Speed matters. It's why faster 4G data networks are gaining in popularity; it's why we buy new computers with better processors. This is the appeal of Thunderbolt, the Intel-developed high-speed data port that's popping up on new Macs in 2011. So far, it's in 2011 MacBook Pros and iMacs.
Thunderbolt is lightning-quick, as the name suggests. Transfer speeds are 10Gbps--twice as fast as USB 3.0--and it works both ways, into and out of your computer. HD video and data can be carried back and forth over the same tiny cable, with a connection port that's no bigger than the one you use to plug a USB cable into your phone. Seven devices can be connected to the same daisy-chained Thunderbolt port, meaning that HD monitors, hard drives, you name it can all be connected off that same tiny connector.
So, where's the gear to show it off?
Right now, Thunderbolt is a promise more than a feature. However, there are a number of uses we're excited about seeing emerge. Some may, some may not--but they'll all help Thunderbolt gain a lot more appeal.
High-speed external storage
A Thunderbolt-equipped RAID array demoed by Apple at the time of the MacBook Pro release showed two full-HD video files playing back simultaneously, which would be a feat for current drives. While read/write speeds on drives would still be limited, especially in magnetic hard drives, it's easy to imagine small SSD-equipped external Thunderbolt drives that would read and write data at astonishing speeds. These would be particularly huge for HD video editors and people rendering large 3D graphics and animation. We know of at least one product of this type supporting Thunderbolt: LaCie's Little Big Disk.
Thunderbolt works with DisplayPort- and HDMI-compatible monitors already, but since Thunderbolt can connect up to seven devices at once, we could see a Thunderbolt-port-equipped monitor acting as a dock/base station for laptops. Plug the hard drive into the monitor, and the monitor into the Mac.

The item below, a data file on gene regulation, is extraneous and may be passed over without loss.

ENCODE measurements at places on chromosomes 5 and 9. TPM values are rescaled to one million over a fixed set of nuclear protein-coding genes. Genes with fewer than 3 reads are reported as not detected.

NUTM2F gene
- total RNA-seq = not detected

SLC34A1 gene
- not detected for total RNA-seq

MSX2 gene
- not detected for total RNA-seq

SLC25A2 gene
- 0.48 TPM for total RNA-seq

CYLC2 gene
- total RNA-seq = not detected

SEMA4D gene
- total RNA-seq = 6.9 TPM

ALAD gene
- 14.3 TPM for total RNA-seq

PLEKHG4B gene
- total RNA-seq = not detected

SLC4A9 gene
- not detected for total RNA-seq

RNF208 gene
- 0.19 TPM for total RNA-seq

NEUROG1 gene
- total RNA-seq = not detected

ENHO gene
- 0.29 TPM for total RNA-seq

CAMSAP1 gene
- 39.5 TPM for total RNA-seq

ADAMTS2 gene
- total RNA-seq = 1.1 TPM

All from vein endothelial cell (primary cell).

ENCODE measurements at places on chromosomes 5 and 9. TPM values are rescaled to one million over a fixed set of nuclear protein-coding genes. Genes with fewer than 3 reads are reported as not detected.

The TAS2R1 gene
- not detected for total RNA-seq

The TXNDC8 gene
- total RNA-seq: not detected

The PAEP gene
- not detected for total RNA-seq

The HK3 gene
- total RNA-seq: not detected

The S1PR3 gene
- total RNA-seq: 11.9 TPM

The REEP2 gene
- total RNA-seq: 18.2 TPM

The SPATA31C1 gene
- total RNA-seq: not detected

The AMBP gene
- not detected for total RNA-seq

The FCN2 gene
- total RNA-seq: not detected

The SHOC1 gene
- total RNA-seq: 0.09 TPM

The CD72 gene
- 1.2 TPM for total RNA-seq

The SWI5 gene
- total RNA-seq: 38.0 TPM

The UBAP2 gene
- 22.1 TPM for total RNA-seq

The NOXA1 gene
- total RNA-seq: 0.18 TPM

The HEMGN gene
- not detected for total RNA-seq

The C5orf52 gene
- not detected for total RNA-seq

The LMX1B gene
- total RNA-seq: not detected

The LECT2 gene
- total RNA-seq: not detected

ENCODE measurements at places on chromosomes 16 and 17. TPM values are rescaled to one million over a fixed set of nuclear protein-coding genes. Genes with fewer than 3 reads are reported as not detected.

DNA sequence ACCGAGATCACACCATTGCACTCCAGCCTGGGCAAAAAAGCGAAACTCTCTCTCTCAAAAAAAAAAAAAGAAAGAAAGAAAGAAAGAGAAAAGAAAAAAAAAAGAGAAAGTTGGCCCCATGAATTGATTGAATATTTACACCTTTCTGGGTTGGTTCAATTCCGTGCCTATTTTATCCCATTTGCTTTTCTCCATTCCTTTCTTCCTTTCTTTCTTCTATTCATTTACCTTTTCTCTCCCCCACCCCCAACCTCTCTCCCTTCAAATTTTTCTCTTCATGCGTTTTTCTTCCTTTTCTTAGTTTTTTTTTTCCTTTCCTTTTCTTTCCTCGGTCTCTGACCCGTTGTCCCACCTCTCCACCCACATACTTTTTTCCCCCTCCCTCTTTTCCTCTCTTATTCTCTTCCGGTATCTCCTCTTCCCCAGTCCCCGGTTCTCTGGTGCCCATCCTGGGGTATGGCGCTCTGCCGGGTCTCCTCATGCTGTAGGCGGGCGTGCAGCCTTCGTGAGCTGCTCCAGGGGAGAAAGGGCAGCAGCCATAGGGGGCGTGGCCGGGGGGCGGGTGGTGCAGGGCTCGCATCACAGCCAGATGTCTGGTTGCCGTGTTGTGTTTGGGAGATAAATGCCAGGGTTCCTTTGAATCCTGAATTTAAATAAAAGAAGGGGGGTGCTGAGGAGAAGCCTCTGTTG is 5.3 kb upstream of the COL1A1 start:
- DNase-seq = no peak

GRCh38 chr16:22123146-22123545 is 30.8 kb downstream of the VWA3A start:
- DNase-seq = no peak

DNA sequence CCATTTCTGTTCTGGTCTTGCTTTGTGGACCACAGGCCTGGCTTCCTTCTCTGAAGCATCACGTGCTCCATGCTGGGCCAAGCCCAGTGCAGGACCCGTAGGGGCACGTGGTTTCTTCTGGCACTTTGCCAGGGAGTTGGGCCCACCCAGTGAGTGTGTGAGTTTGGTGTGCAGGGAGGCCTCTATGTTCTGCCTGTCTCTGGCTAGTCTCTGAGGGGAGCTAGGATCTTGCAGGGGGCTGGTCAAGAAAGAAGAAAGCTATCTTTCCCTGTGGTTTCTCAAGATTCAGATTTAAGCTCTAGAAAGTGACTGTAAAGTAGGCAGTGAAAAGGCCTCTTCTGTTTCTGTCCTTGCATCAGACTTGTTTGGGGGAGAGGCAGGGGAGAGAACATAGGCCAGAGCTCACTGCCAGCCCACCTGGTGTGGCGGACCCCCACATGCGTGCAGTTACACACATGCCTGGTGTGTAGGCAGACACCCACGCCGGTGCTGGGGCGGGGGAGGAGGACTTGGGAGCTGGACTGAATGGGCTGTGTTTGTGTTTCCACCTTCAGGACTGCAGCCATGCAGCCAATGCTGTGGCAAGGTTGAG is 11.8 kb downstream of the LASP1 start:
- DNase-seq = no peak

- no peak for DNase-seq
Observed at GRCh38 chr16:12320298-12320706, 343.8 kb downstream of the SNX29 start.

They're on the way, but which cameras will have them? The best match would be for 4K video cameras such as the RED One. Of course, it could also be helpful for the average consumer camcorder, but most people simply pop out their SD cards and pop them into their computers.
It sounds like a weird idea, but since Thunderbolt tech uses PCI-Express architecture, an external graphics peripheral theoretically should operate with bandwidth similar to that of a discrete internal graphics card. Imagine having a thin laptop and docking it with a high-powered GPU. While such a move is unlikely, it could help turn undersize laptops into desktop powerhouses with one cable.
Thunderbolt-ready iPhones, iPads, and
Syncing data and video back to a Mac seems to get more tedious every year, mainly because more people are buying larger HD video files and apps. A new 30-pin-to-Thunderbolt cable, or future Thunderbolt-ready iOS devices, could make syncing a snap.
Apple's new iMac is the second major Mac product line to incorporate Thunderbolt, but it won't be the last. By the end of 2011, all shipping Apple computers will likely be Thunderbolt-equipped. From all indications, the first wave of Thunderbolt peripherals won't be for the average consumer--and they won't be cheap. But we're looking forward to trying them out, nevertheless.
What Thunderbolt peripherals are you excited to see? Or, do you feel that USB 2.0 gets the job done just fine? Let us know in the comments.